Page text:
And Then You Kissed Me explores the way in which sexual chemistry and an innate need for love and care within all of us can become toxic. The relationship experiences of several characters are interwoven to illustrate how one choice can define a person for many years.

And Then You Kissed Me completes a trilogy of hard-hitting plays from award-winning company Footlights, which includes Just A Few Quid (Media City UK, 2012) and The Queen Is Dead (The Lowry Studio, 2014).

The play explores the harrowing and shocking subject of Domestic Abuse. The accounts we heard were all real. Victims, perpetrators, the police and therapists were all given an opportunity to tell their stories for the research and development of this script. Whilst the material is overwhelming and hard to comprehend it is based on verbatim stories from all rungs of the social ladder to provide the audience with an impactful and wide-ranging insight into Domestic Abuse and out of the bleakness of many lives and experiences comes a spirit or survival and a will to change circumstances forever.

The background music was very appropriate and well thought out for the audience to listen to before the play began. After a late start, the show commenced with five actors on a very basic stage with three plastic seats on each side and a double bed in the centre, the script is eighty minutes long with riveting monologues showing how domestic abuse can cross all classes and creeds and devastatingly effect both male and female.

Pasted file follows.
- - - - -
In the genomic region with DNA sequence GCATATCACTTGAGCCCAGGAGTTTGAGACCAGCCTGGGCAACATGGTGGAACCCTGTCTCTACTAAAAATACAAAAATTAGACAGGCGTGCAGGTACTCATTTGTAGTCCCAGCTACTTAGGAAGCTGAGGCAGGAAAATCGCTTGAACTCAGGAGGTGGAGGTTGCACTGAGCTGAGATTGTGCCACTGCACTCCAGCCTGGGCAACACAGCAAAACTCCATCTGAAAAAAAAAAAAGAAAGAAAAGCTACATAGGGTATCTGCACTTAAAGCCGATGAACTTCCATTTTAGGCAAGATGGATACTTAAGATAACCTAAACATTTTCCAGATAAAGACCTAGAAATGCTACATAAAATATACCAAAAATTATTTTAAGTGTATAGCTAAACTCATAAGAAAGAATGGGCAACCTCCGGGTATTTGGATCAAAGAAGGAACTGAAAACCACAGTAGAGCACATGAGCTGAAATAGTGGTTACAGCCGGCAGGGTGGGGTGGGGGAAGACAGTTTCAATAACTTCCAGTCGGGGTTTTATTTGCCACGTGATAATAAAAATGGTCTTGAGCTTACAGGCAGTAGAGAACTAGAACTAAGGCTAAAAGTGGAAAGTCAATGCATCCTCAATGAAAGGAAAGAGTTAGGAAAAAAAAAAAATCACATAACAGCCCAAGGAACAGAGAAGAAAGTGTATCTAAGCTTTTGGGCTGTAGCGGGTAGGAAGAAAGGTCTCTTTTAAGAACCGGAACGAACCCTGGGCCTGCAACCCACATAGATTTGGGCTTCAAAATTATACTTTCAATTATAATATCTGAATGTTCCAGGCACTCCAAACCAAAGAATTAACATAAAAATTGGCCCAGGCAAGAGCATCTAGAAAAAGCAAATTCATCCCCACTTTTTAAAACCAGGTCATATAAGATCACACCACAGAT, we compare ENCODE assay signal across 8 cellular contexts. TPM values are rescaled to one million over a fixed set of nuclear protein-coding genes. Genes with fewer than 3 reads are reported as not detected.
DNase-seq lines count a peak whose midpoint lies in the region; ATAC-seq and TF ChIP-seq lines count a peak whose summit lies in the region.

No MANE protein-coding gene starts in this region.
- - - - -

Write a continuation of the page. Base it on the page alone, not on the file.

The scenes were powerful and honest as they portrayed, control, fear, violence, the lack of professional support, the depression and the helplessness, the actors seamlessly moved through their different characters making it wholly believable – they also held your attention as you painfully awaited their next lines. The audience remained silent throughout and at times endured difficult scenes such as: the sleeping in a phone box, the kissing and making up (which was a little awkward and slightly unnecessary as they straddled each other all you could hear as the other actress carried on was the noise of sloppy kissing), the Boxing Day drinks ending with missing teeth, metal plates in her jaw and perforated ear drums, the events leading up to a forced and manipulated marriage acceptance and then the disaster of the wedding night.

The cast consisted of talented North West actors and actresses who worked well together, Sasha Corfield who has only recently graduated from ALRA North was the strongest performer of the night for me, she was real, a natural and an extremely talented young lady. Orla Cottingham the most experienced performer of the crew held her roles perfectly and oozed maturity as a professional.

This is a difficult but thought provoking play one for 15 years and over due to the contents of the material. Footlights have been fantastic in their public engagement and social media campaign to highlight the effects of Domestic Abuse so well done to all involved.

Reviewer: Katie Leicester

Reviewed: 13th January 2016